For people who sit all day at a desk, this is a great workout.
Both Pilates and TRX suspension training build strength and flexibility, but they have very different origins.
The logistical challenge of keeping fit on board the cramped conditions of a submarine or naval vessel led to the creation of TRX suspension training – a novel approach to fitness by building core strength and flexibility.
Former Navy SEAL Randy Hetrick devised the first TRX system to keep him and his fellow SEALs at peak fitness while on deployment. It could fit into small spaces and was lightweight, simple and portable.
Initially, the system was used for performance training and injury rehabilitation, but over the years, it has evolved into an exercise system that addresses fitness training on several levels, including balance, flexibility, strength and stability.
German physical-culturist Joseph Pilates designed a system of exercises while interned with other German nationals in a detention camp in England during World War I. He rigged springs to hospital beds, enabling bedridden patients to exercise against resistance, an innovation that led to his later equipment designs.
After his release, he returned to Germany where dancers embraced his new method. Those dancers who used the system went on to become instructors in Pilates and its popularity has spread worldwide.
Colleen Brummer, facilities manager and trainer of Energy Studio in Grand Cayman, explains that Pilates is a mind and body exercise.
“With Pilates, there are a lot of core strength exercises. Build the structure inside first and direct that strength outward,” she says.
Pilates gives clients that “long and lean look”, working the muscles while stretching them at the same time.
“Flexible strength – that’s what Pilates is, in a nutshell,” she says.
While some associate Pilates with large pieces of machinery like the Reformer, the exercises can be done simply, on a floor on a mat or with a Bosu ball.
For TRX suspension work, some equipment is needed – a flexible cord that hangs from the ceiling.
Both Pilates and TRX are taught at Energy studio, with TRX being a recent addition.
“We wanted something more athletic and different, but something that did not take us too far away from the core elements of our company. That is what drew me to TRX,” she says.
“You keep moving and challenging your core muscles. You are always using your core. You have to anchor a point that you’re always moving away from. You can do push ups, squats, hamstring curls, hip lifts…,” says Brummer.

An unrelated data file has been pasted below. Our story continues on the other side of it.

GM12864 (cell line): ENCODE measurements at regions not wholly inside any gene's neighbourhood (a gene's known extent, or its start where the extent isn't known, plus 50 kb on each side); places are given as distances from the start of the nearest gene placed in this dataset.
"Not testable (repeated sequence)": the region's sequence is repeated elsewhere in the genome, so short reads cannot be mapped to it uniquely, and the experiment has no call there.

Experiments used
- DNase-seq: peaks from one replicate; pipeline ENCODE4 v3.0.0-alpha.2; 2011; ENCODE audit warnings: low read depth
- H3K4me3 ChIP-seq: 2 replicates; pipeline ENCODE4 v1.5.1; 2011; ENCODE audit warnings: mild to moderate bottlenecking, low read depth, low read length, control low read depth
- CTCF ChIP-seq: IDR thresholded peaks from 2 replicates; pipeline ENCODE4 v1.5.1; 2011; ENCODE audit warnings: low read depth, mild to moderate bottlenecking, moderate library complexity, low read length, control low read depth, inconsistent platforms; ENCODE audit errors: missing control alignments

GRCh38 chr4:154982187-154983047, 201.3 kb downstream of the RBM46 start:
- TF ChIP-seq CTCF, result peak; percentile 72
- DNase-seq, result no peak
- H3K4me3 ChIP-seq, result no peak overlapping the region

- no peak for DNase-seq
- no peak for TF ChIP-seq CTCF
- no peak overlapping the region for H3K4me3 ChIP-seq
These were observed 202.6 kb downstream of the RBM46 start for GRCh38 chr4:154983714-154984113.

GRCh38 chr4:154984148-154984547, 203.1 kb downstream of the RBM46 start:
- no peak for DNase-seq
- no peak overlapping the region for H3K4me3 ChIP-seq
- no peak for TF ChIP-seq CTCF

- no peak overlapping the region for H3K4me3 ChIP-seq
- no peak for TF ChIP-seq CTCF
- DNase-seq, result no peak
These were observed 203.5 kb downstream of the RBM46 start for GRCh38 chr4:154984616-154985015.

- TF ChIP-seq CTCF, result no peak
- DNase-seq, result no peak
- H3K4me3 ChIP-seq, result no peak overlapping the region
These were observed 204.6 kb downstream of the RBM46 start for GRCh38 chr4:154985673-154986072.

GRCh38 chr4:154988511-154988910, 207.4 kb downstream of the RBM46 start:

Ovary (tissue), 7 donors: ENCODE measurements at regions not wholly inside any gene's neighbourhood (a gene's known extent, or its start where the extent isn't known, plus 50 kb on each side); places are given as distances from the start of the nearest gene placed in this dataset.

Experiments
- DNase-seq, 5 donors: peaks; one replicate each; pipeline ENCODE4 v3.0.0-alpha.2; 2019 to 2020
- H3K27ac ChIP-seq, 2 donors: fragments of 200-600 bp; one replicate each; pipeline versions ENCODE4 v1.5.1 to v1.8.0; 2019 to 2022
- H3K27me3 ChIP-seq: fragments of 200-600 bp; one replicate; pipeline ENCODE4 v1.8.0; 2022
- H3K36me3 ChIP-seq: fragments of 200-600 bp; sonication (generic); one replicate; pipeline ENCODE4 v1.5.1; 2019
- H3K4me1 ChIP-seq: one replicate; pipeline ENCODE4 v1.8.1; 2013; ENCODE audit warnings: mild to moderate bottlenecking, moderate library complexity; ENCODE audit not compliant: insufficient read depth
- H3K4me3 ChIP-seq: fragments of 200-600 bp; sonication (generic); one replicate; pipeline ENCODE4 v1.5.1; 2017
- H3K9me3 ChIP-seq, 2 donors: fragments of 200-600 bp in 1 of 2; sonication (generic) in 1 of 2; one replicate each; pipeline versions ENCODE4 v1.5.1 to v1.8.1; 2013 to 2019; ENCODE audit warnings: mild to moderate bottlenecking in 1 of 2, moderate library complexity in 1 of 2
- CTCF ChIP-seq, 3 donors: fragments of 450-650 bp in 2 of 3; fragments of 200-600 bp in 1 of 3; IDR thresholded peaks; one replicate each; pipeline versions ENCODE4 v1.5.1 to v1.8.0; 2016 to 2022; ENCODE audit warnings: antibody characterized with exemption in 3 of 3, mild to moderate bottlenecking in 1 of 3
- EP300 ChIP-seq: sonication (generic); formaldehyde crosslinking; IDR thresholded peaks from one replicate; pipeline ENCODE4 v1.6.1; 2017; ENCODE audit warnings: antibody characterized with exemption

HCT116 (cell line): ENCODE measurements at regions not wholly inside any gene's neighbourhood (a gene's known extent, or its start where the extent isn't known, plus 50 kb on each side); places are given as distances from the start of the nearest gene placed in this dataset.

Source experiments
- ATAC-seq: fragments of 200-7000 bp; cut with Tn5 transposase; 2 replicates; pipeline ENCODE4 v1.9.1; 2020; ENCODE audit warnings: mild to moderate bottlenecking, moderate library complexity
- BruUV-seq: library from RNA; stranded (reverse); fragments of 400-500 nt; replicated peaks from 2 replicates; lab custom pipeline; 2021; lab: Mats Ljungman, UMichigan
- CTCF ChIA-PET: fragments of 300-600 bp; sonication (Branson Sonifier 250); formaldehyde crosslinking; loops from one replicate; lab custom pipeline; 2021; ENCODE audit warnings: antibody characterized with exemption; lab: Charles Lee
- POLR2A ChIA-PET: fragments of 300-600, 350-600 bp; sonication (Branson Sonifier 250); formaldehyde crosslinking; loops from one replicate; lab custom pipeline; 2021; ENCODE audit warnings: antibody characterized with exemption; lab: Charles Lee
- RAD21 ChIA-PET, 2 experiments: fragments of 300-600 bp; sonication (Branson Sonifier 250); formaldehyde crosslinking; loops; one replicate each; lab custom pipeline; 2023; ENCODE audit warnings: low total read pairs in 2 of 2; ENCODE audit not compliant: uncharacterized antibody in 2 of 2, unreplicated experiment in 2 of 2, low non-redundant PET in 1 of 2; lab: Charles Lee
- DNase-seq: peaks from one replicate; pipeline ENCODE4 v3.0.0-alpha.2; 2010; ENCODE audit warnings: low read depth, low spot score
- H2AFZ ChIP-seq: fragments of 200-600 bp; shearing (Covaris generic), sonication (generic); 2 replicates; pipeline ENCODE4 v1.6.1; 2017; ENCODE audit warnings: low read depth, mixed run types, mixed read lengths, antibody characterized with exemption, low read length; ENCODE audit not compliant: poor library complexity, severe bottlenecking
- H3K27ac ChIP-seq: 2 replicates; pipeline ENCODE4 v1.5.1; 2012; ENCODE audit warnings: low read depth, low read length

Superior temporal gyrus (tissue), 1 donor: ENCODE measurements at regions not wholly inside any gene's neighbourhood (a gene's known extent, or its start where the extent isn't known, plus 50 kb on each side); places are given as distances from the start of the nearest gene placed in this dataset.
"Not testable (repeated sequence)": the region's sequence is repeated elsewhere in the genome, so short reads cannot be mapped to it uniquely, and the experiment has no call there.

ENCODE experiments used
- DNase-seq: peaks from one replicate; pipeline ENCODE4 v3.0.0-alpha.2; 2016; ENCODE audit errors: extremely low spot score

The exercises can be made harder or easier with a simple movement of the body – a step back or forward, by lowering the body a little bit, or by working on tiptoe or one foot.
“Everything has to work all the time. It makes the workout more efficient. For 30 minutes or so, you are working every single muscle in that body and sweating buckets,” says Brummer.
Nadine Dumas, who has been teaching TRX classes at King’s Gym in Grand Cayman since last year, says she appreciates the benefits of TRX after working as a desk-bound accountant for many years.
“From long days of sitting at a desk, I knew that functional training is much more beneficial than going to the gym, sitting on a bench and lifting a weight above your head 15 times. With TRX, you use your whole body; when your arms are above your head, you might be squatting at the same time and working your core,” she says.
She recently trained Cayman’s national ball hockey team for 16 weeks before they left for Slovakia.
“I have trained anyone from a marathon runner, to a police officer to a legal secretary–it’s for all walks of life and any athletic ability,” she says.
She recommends doing TRX at least once a week, and up to two or three times a week.
“It’s quick; it hits the areas that are of most people’s concern, such as the abdomen, thighs, glutes, shoulders and back. For people who sit all day at a desk, this is a great workout.
“Most people that sit at a desk tend to slouch and become very tight in the chest, a weak upper back, sore lower back and weak core muscles. The TRX fixes all of that, you learn to keep the tummy tight. We constantly work the upper back to force the chest from tightening and give you a better posture. It is an excellent workout for runners as well, it gives you more tone and helps work the upper body which can be neglected when training for marathons,” she says.
Dumas explains that TRX and Pilates complement one another as both concentrate on core strength, but she says clients get more of an overall full body workout with TRX, which increases balance, speed and coordination.
“For most people, you will soon learn that there are muscles and body parts you never knew existed,” she says.